Abstract Strategy Board Games

ZÈRTZ Game Review

A Game of Sacrifice

Think Checkers, only with a board that crumbles along the edges. Join Tom as he explores ZÈRTZ, yet another game in the abstract strategy game series Project GIPF.

Project GIPF is a series of eight abstract strategy games designed by Kris Burm. Each game features a hexagonal playing area and involves a dwindling of either pieces or playing area mechanic. The way they approach these elements is not only unique, but combines what I feel are the best qualities in most abstracts: simple rules that reveal complex game play.

If you’ve never heard the games within Project GIPF, GIPF, TAMSK, ZÈRTZ, DVONN, YINSH, PÜNCT, TZAAR, and LYNGK, I encourage you to seek them out, either in cardboard and bakelite or digitally online. They are well worth your time.

Today’s game: ZÈRTZ

ZÈRTZ: The box
ZÈRTZ: The box

The third in the Project GIPF series is an understated game of shrinking confinement. Moves consist either of the jumping-captures of Checkers or the placing of a marble onto an open disc and sliding away another disc from the outermost edge of the board.

Really, that’s it: jump and remove a piece, or place and remove part of the board. Simple, right?

All you need to do to win in ZÈRTZ is jump over and capture either 4 white marbles, or 5 gray marbles, or 6 black marbles or 3 of each color of marbles—all the while, trying to keep your opponent from doing the same, of course.

Playing the Game

A game of ZÈRTZ starts by setting up all the black discs (with helpful holes in the center) in a large hexagon. 

The opening 'board'
The opening ‘board’

ZÈRTZ comes with three different colors of large bakelite marbles, white, gray, and black. These form a common pool of marbles for players to choose from. 

Your opening moves will always be placing marbles on the discs. Players take turns choosing any one of three colors of marbles from the common reserve and placing them on any open disc of their choosing. After placing a marble, the player then slides out any empty disc of their choice away from the outer edge of the board. The only conditions are that the disc must be able to be pulled away from the board without any interference from any other disc remaining on the board and that no single disc can become stranded from the main ‘board’.

If a player places a marble in such a way that another marble can jump over it, the next player must make the jump. If more than one jump is possible, the player can choose which jump to make.

Closing in on the end game
Closing in on the end game

As well, if multiple jumps in a row are available, they must be taken. However, if a fork should offer the choice of two different jumping directions, the active player may choose which direction to jump. 

It only takes a few moves between players to demonstrate how these simple rules make for a board that looks very different from the opening board. Sides become irregular, edges become cracked, with deep gaps limiting the easy and safe placement of marbles onto the ever-shrinking board.

ZÈRTZ Thoughts

The path to victory is to jump over beneficial marbles, while keeping your opponent from the marbles they need. To do this, you’ll need to create situations where you force your opponent into capturing unhelpful colored marbles—and, with their final move, allow you to jump the colored marbles you desire.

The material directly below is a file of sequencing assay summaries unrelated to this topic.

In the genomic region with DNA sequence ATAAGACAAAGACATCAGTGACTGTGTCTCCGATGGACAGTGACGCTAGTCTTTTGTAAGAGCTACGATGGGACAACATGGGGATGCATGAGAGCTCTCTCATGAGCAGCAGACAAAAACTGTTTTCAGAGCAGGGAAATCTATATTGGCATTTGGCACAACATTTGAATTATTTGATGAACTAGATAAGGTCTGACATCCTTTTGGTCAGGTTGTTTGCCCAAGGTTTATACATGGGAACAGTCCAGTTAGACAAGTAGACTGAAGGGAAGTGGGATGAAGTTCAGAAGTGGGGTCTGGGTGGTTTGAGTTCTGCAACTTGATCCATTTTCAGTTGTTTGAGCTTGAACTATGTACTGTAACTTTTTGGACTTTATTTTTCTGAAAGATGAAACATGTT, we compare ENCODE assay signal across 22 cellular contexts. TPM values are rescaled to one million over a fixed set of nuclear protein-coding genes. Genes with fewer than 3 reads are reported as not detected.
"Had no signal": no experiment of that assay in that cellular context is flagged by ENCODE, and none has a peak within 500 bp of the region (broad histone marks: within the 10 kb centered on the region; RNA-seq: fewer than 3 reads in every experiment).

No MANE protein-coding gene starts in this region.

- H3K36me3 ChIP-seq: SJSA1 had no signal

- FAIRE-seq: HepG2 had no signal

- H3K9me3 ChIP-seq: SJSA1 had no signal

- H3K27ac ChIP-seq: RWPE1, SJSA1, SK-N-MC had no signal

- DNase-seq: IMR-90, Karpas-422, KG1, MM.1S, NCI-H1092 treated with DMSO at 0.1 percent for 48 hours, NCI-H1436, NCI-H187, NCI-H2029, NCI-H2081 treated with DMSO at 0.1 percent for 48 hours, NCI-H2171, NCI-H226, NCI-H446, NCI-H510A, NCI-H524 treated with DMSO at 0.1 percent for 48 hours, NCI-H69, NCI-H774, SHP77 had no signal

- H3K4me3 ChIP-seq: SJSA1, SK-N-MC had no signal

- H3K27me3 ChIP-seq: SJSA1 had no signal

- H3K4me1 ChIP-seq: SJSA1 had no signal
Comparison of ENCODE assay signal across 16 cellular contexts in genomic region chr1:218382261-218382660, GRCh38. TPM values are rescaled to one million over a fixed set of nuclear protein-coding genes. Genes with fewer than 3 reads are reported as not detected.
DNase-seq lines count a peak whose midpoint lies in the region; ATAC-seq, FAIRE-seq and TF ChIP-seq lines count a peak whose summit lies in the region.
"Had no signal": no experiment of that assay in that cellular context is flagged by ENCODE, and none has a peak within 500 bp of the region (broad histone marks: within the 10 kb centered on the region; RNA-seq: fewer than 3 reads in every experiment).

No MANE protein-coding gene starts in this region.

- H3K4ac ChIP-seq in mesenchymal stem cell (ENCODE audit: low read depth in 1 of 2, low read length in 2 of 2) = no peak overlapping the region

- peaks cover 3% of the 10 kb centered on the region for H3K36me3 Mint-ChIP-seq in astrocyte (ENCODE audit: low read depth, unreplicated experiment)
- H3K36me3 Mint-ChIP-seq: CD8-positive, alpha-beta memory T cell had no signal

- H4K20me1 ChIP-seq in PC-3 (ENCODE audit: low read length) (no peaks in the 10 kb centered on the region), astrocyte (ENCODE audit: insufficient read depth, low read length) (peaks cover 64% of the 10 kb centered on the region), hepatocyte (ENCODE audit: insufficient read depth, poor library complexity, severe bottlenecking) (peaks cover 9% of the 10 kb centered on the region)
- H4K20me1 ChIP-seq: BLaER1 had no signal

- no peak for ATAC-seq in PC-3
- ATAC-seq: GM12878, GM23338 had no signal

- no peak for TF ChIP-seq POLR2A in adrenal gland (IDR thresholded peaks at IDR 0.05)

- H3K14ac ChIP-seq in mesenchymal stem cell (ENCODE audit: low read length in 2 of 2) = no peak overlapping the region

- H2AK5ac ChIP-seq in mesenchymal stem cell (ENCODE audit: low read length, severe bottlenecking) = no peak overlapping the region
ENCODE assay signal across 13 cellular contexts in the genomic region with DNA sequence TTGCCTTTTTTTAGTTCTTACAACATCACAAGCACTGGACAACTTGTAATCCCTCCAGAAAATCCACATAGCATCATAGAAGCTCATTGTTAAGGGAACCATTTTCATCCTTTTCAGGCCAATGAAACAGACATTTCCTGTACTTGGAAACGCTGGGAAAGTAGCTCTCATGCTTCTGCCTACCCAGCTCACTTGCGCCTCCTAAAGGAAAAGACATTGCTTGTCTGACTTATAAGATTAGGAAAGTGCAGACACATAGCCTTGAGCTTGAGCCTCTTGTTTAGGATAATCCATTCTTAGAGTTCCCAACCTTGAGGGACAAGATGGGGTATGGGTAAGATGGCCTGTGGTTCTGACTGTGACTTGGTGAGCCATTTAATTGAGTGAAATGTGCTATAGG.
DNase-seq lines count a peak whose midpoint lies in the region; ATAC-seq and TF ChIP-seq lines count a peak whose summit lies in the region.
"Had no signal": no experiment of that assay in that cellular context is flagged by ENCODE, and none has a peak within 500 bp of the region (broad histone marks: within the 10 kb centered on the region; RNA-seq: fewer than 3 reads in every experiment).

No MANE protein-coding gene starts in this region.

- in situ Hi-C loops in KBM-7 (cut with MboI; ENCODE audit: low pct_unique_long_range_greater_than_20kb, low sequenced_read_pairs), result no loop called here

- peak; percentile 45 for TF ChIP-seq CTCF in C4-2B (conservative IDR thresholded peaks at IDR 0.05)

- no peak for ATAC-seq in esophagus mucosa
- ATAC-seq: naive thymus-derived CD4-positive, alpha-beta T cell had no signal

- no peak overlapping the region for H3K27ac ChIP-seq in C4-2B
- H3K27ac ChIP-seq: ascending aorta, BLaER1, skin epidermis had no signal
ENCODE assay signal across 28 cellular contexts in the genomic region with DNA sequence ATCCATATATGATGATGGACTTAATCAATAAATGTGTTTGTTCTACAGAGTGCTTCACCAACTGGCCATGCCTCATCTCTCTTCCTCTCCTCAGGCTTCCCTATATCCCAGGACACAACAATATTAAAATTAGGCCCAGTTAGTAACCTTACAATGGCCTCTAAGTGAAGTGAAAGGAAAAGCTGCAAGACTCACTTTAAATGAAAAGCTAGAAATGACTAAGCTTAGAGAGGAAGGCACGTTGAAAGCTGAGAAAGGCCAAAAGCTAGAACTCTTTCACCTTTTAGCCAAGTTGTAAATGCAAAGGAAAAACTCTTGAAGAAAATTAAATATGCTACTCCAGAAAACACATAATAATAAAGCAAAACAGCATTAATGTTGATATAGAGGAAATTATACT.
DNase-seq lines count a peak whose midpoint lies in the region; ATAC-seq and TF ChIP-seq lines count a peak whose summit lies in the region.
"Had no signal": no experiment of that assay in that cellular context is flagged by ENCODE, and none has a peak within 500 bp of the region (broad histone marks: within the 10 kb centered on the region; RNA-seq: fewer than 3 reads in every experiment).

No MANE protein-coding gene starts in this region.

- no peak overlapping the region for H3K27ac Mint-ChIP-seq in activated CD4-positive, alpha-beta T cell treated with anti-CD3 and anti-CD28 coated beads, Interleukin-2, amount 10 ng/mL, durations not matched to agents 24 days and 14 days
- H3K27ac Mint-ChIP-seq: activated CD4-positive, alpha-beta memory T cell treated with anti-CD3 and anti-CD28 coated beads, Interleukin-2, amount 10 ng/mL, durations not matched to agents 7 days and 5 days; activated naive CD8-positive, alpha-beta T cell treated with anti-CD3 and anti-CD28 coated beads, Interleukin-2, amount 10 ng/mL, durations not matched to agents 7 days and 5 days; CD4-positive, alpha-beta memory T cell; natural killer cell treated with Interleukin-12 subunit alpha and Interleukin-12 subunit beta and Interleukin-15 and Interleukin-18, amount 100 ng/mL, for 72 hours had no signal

Of course, this is far easier said than done.

If that weren’t enough of a challenge, consider this: if the reserve of marbles runs out, on your next placement turn, you must remove a marble from your own set of captured marbles and place it on an available disc. Not only are you removing a colored marble from your set of potential winning marbles, but you may be making a marble available to your opponent that they need to win.

Forcing your opponent to make a jump with a colored marble you need, that leaves you with the chance to jump the marble you placed, is an important part of your ZÈRTZ strategy
Forcing your opponent to make a jump with a colored marble you need, that leaves you with the chance to jump the marble you placed, is an important part of your ZÈRTZ strategy

ZÈRTZ is another of those games that I feel I should be far better at than I am. The rules are just as simple as I’ve described. However, as the board shrinks in unpredictable ways, implementing strategies can become frustratingly difficult.

ZÈRTZ is one of my favorite abstract gateway games for people who express an interest in games but who think board games haven’t changed since they were kids. I love it so much that I have a copy at home, and one at work as bait for anyone who shows even the slightest interest. Thus far, without fail, ZÈRTZ has hooked every single person who has played it.

  • Perfect - Will play every chance I get.

ZÈRTZ details

About the author

Tom Franklin

By day, I'm a mild-mannered IT Manager with a slight attitude. By night I play guitar & celtic bouzouki, board games, and watch British TV. I love abstracts, co-ops, worker placement and tile-laying games. Basically, any deep game with lots of interesting choices. 

You can find my middle grade book, The Pterrible Pteranodon, at your favorite online bookstore.

And despite being a DM, I have an inherent dislike of six-sided dice.

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